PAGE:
Overview of Rule Making Process
Federal rules and regulations* are promulgated by federal agencies to implement statutes passed by the U.S. Congress. Congress delegates legislative authority to a federal agency via an "enabling act" that instructs the agency to adopt rules and regulations to carry out the intent of the statute. Once adopted, the rule or regulation has the full force and effect of law. The process is generally referred to as "rule making."
The process of rule making is governed by the Administrative Procedure Act, 5 USC § 553 (2010) (the "APA"). Under the APA, an agency must publish the proposed rule or regulation in the Federal Register and provide for a public comment period. After comments are received, the agency may decide to hold hearings. If the rule or regulation is revised, it must be republished and provide for a new public comment period. The final version of the rule or regulation must also be published in the Federal Register. The process is often referred to as "notice and comment" or "informal" rulemaking. The rule or regulation will then be codified into the Code of Federal Regulations.
*The terms "rule" and "regulation" are used interchangeably.
Office of Information and Regulatory Affairs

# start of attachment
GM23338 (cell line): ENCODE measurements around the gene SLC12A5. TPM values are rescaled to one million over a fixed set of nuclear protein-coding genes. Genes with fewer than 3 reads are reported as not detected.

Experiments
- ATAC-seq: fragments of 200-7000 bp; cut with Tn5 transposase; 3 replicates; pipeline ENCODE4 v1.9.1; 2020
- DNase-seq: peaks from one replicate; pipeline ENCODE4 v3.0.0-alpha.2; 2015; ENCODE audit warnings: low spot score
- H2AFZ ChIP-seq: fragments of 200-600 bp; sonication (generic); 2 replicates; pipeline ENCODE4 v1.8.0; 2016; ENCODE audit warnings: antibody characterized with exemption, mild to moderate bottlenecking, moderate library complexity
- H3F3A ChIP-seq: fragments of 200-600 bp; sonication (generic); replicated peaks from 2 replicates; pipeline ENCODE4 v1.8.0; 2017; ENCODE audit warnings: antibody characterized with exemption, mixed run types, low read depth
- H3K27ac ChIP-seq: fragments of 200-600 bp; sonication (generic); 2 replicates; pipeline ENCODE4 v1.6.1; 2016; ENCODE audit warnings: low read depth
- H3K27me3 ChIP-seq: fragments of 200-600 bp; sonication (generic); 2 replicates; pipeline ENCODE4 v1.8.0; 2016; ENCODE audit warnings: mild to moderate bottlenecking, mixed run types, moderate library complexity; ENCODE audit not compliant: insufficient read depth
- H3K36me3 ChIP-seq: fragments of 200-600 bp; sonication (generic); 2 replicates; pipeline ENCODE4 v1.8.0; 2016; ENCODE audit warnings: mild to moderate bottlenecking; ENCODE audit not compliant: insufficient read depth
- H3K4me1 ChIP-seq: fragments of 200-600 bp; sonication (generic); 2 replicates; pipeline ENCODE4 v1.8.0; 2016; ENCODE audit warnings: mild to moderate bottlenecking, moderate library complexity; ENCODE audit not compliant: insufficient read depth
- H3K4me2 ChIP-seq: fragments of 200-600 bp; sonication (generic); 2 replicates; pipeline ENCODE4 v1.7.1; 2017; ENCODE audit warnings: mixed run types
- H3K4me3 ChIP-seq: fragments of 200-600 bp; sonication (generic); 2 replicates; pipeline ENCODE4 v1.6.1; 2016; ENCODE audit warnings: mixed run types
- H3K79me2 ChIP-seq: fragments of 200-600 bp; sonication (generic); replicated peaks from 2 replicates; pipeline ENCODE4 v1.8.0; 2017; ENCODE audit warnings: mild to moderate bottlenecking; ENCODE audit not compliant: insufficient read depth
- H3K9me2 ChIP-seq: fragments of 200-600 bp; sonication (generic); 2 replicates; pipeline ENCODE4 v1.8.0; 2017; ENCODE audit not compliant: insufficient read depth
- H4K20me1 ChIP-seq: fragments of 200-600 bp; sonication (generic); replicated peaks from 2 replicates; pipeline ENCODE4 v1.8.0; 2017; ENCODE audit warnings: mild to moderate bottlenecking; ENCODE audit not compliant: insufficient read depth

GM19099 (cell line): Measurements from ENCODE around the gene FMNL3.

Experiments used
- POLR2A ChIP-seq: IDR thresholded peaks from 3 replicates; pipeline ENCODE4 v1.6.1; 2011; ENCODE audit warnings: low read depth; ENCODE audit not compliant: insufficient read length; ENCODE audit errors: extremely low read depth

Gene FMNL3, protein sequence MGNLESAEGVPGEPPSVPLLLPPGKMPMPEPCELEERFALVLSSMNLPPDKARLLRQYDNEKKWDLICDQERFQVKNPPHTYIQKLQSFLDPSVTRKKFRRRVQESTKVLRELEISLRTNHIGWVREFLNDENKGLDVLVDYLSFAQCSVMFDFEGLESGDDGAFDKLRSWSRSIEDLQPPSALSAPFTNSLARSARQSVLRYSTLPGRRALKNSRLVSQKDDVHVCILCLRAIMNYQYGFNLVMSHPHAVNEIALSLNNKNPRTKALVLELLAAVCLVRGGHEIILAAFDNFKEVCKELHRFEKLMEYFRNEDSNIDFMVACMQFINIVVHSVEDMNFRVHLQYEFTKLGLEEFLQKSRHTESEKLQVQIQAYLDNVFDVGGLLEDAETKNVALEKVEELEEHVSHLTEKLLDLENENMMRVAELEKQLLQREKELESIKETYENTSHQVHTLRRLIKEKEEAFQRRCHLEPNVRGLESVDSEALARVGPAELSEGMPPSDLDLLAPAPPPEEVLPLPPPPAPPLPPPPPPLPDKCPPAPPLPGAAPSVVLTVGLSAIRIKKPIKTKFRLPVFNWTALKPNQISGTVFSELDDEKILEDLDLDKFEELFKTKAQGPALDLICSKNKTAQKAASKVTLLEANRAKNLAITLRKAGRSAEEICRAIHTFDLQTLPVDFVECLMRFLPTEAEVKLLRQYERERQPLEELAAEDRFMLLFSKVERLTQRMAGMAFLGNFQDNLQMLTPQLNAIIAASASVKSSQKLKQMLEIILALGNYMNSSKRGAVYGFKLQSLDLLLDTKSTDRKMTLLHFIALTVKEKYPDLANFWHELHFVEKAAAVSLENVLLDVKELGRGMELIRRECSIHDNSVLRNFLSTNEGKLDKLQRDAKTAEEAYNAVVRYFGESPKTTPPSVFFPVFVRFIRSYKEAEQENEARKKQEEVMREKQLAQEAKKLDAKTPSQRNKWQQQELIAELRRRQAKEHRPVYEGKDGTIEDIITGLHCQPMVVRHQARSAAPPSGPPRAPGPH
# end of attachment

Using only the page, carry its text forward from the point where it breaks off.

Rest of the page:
Established by the Paperwork Reduction Act in 1980, the Office of Information and Regulatory Affairs ("OIRA") of the Office of Management and Budget reviews federal regulations and information collection by federal agencies. Executive Order 12866 directs agencies to follow certain principles in rulemaking, such as consideration of alternatives and analysis of benefits and costs, and describes OIRA's role in the rulemaking process.
OIRA review occurs after the regulations have been through the rule making process. The ability to review and therefore, delay, the implementation of regulations has caused some controversy. Additional information regarding this agency:
- RegInfo.gov: Statistics and status of regulations under review.
- CPR's Eye on OIRA: Public Scrutiny for an Unnoticed Regulatory Powerhouse
- RegBlog: Who is Running OIRA?
- HuffingtonPost: Obama's Nominee for OIRA Director
The Regulatory Review Dashboard is a public website that discloses information about OIRA's review of draft regulations under Executive Order 12866 and Executive Order 13563. This dashboard graphically presents information about rules under OIRA review through an easy-to-use interactive display, and it allows the public to sort rules by agency, length of review, state of rulemaking, economic significance, and international impacts.
In addition, the ICR Dashboard displays agency information collection requests to OIRA for review under the Paperwork Reduction Act.
It is most likely that OIRA and its role in the rulemaking process will continue to be a hotly discussed topic for some time.
Assistant Director - Information Services & Assistant Law Librarian
US and International Legal Research; Corporate, Securities and Banking Research; Instructional Technology; Open Source; and Competitive Intelligence
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Dashboard graphic credit: Office of Management and Budget and the General Services Administration.